Tuesday, April 1, 2014

On Strong Personalities and the Value of Self-Defense

“Chamber that kick Daniel or I’m going to throw you out the window!” A shocking sentence if taken out of context. This (or something similar) is the kind of thing my children frequently hear when they are in karate class. Their instructor has a strong personality, to put it mildly, and he demands the best from them.

My kids are benefitting greatly from that strong personality. Kids need strong adult role models who will tell it to them straight. John, their instructor, does not let them get away with anything. If they are fooling around or not giving 100% effort, he is not afraid to let them know it. He demands they try their hardest in class, that they care, and that they are honest about what they are doing.

The class my children take is difficult. They are expected to do a rigorous program of calisthenics, stretching, sparring and practicing of their forms. There are other things expected of them in class as well. They are expected to bow in to the dojo and bow out. They need to pay close attention when they are being taught a skill – their sensei hates to reteach something that he feels that they would know if they paid close attention when he initially taught them. They need to kneel when their sensei is kneeling, and they must, above all else, show respect for not only their sensei, but any rank that is higher than they are.

I promise that I am not trying to sound like a commercial for the karate studio that my children go to (although if you live in the area and are looking for one let me know. John’s studio IS terrific). What I AM trying to do is to convey how important it is to involve your children in activities that teach them important life lessons. My children are learning about the importance of character, honesty, hard work and commitment. When you work hard at something, you can achieve wonderful things.

Since beginning their karate class I have seen some wonderful things happen for my children. All three of my children are in much better shape physically than they would have been without the class. To varying degrees (depending on their ages and ability to appreciate it) they are more disciplined about their lives and focused when they do things.

Notice that I haven’t said much of anything about trophies or winning tournaments or competitions? That’s not because they haven’t. My children have each won their share of competitions, but they have learned that winning isn’t the most important thing. Learning is. Learning how to handle disappointment when you don’t win, learning how to be graceful whether you win or lose. Paying attention to your opponent and learning from them when you are bested. Learning to be a role model for others. Learning to respect your elders and those who have more skill than you. Learning to put effort and passion into what you do. All of these things are important to learn as you go through life as a person with character and honor.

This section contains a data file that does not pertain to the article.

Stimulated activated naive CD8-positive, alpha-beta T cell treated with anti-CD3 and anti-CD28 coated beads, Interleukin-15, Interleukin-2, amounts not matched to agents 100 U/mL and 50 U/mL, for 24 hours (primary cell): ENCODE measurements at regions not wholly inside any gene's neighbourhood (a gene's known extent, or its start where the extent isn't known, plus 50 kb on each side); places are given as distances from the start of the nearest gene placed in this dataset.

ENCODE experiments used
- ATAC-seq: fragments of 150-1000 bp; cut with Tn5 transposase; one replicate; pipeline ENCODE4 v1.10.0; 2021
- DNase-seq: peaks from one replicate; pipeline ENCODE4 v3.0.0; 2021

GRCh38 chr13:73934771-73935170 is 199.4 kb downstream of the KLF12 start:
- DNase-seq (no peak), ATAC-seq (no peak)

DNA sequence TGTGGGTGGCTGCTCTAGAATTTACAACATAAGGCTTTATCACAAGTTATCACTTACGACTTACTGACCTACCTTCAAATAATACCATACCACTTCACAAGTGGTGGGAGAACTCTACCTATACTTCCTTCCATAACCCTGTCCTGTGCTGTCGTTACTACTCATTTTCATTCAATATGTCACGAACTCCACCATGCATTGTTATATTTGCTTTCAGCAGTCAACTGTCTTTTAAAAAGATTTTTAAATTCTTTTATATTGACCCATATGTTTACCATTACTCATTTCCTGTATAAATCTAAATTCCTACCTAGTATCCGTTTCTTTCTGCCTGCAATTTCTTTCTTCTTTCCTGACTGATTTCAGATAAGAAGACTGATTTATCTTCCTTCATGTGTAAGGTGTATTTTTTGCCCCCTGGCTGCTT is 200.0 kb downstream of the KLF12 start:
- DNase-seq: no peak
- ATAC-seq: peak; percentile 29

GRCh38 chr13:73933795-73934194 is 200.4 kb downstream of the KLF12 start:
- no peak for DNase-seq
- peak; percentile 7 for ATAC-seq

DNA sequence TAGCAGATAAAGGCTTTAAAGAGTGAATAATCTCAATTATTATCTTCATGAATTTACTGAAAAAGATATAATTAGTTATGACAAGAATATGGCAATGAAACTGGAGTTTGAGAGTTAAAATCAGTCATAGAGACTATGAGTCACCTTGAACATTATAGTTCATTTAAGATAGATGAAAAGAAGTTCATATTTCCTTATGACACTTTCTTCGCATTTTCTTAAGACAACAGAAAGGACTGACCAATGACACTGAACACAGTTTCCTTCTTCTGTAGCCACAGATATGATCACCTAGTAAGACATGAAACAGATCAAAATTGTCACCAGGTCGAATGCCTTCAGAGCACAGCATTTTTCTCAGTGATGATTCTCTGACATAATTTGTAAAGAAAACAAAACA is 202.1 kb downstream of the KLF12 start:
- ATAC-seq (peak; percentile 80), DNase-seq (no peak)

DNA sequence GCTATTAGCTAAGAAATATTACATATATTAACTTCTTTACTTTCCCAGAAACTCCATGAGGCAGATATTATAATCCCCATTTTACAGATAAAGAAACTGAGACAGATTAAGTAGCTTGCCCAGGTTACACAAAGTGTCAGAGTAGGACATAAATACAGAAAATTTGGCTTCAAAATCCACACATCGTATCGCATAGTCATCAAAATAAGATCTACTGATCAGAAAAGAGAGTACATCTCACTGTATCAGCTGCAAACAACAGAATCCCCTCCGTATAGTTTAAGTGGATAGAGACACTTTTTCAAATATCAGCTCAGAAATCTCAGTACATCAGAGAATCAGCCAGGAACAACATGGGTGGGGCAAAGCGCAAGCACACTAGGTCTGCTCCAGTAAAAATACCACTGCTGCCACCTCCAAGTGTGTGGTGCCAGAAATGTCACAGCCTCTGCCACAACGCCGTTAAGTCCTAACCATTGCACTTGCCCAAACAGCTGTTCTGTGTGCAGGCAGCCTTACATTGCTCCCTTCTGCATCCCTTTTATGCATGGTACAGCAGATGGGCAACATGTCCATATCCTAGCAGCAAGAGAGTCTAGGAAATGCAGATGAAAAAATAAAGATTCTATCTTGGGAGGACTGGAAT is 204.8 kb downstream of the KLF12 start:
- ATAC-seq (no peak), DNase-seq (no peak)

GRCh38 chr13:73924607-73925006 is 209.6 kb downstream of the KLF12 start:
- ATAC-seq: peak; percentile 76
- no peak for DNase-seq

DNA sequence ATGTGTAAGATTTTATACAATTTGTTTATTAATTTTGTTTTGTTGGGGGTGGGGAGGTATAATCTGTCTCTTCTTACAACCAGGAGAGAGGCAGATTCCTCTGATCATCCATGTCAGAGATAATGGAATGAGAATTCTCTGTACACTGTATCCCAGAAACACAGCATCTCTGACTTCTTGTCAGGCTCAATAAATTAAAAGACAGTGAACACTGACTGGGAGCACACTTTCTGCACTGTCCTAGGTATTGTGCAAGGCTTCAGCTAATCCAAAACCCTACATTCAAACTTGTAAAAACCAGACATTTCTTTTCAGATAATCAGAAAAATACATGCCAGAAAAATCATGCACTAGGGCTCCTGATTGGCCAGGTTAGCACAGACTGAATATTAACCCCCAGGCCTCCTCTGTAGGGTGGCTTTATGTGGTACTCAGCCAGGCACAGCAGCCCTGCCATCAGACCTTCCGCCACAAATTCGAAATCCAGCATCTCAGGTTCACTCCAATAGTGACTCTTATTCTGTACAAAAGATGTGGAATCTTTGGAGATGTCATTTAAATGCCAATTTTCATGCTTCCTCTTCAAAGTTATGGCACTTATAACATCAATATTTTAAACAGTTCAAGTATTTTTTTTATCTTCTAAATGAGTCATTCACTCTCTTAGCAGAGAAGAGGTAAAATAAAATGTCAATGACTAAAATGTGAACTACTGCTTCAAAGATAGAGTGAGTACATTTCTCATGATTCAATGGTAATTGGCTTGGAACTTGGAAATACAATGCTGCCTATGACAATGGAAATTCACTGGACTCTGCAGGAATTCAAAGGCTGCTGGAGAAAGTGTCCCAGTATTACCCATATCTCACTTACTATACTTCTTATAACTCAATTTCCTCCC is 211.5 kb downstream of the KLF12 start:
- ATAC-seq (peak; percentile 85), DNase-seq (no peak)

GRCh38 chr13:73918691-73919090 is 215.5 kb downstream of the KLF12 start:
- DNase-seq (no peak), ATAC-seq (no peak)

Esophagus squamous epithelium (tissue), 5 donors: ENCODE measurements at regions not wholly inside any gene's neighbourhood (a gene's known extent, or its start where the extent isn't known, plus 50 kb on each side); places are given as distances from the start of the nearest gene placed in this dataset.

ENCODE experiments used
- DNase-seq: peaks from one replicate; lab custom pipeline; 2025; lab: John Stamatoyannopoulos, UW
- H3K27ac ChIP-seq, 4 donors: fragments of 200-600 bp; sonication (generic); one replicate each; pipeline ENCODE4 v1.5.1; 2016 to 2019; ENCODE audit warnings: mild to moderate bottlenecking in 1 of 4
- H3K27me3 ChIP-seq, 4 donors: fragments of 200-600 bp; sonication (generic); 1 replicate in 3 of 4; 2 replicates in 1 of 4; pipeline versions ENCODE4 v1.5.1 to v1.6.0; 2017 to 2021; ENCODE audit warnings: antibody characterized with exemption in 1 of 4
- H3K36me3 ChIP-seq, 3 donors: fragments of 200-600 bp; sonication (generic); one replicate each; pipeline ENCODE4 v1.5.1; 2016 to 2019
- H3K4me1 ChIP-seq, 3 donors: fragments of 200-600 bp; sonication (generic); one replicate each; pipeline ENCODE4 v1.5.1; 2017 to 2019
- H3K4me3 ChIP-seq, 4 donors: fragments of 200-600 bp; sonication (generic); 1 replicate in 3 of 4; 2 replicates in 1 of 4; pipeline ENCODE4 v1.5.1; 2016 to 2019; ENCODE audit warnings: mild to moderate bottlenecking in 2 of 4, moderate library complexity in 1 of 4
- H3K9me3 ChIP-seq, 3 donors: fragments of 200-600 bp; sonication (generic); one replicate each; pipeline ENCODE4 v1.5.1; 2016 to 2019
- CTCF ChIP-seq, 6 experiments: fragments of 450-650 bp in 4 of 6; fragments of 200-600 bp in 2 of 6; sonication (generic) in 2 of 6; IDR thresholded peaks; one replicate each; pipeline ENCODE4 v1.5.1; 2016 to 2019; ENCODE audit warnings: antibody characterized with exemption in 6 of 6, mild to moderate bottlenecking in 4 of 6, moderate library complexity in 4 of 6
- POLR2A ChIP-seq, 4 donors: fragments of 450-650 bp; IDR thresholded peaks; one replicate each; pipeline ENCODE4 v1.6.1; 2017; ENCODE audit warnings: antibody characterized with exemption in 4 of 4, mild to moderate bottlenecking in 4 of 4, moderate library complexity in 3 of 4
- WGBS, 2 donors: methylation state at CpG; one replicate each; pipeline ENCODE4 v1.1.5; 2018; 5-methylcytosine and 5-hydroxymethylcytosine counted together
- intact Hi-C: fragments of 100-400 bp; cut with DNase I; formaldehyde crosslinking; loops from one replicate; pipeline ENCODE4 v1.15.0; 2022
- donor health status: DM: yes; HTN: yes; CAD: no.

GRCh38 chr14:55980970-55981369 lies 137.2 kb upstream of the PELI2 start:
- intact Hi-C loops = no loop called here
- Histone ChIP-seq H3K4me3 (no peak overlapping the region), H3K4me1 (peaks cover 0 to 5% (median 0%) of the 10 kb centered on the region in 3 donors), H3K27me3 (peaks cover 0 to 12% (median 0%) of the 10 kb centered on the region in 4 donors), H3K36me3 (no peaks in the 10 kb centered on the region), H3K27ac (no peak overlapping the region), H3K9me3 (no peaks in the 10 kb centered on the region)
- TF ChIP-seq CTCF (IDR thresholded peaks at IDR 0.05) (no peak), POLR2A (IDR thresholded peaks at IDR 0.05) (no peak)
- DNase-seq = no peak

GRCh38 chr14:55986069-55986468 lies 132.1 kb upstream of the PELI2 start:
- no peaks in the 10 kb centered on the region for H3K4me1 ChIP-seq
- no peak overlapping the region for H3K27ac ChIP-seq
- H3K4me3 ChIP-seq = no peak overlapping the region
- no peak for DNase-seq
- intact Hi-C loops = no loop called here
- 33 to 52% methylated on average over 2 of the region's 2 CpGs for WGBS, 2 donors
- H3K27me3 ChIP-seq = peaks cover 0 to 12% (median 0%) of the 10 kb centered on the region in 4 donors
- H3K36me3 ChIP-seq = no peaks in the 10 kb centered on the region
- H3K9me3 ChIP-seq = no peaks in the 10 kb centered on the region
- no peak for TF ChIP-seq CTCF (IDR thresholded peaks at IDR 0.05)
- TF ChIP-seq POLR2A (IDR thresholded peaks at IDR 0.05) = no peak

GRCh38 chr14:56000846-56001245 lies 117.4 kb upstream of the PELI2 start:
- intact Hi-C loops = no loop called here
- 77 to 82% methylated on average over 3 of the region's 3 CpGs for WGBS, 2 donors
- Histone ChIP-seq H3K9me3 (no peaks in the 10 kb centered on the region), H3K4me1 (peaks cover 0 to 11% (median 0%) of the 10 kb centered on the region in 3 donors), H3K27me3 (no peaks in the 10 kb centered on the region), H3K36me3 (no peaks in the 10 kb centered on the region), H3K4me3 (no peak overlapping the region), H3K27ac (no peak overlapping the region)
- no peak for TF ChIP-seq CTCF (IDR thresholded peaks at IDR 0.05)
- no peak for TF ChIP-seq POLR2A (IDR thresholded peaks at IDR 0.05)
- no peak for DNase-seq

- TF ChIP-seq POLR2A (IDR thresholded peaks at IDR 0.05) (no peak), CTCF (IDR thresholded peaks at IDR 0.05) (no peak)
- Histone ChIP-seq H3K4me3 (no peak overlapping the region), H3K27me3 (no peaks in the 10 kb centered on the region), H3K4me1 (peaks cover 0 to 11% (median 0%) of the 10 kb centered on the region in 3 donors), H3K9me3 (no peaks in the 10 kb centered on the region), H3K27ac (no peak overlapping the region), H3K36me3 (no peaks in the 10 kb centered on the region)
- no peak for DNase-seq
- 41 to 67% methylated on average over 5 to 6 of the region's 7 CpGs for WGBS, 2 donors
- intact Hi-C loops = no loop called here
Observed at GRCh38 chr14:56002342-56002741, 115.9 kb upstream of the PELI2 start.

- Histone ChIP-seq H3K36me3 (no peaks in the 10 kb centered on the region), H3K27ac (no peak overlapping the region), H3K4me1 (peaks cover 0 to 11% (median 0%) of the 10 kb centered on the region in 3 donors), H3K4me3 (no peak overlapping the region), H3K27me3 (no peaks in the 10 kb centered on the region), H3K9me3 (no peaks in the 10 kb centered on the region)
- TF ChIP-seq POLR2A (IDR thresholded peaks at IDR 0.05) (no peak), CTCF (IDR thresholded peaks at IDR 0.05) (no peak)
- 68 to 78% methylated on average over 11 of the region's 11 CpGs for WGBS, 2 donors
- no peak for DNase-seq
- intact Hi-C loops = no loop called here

Let’s face it folks. With all of these wonderful things at the core of what karate is teaching them, my children will be as well-prepared to handle all that life has to offer them as they can be, right? Aside from all the character building that karate has done for them, they are also learning self-defense skills. In a world where we need to create bullying task forces and have anti-bullying campaigns as a staple of our children’s educations, it’s not a bad idea to teach our progeny to defend themselves if necessary. In a world that contains fist fights over what kind of sneakers you wear and date rape, I want my children to be prepared should they be faced with these dangers.

While having the ability to fight if necessary is certainly part of the reason our children are taking karate, the confidence that having these skills instills is equally important. Karate, when taught properly, teaches you to think about the possibilities. When you can do that effectively you often (though not necessarily always) avoid fighting altogether. There is something about carrying yourself with confidence and security that takes you out of a bully’s crosshairs. You can relax and be less defensive. When you are less defensive there are fewer conflicts to worry about.

So if my child’s instructor needs to occasionally yell at them to wake them up and get them participating fully, I’m okay with that.

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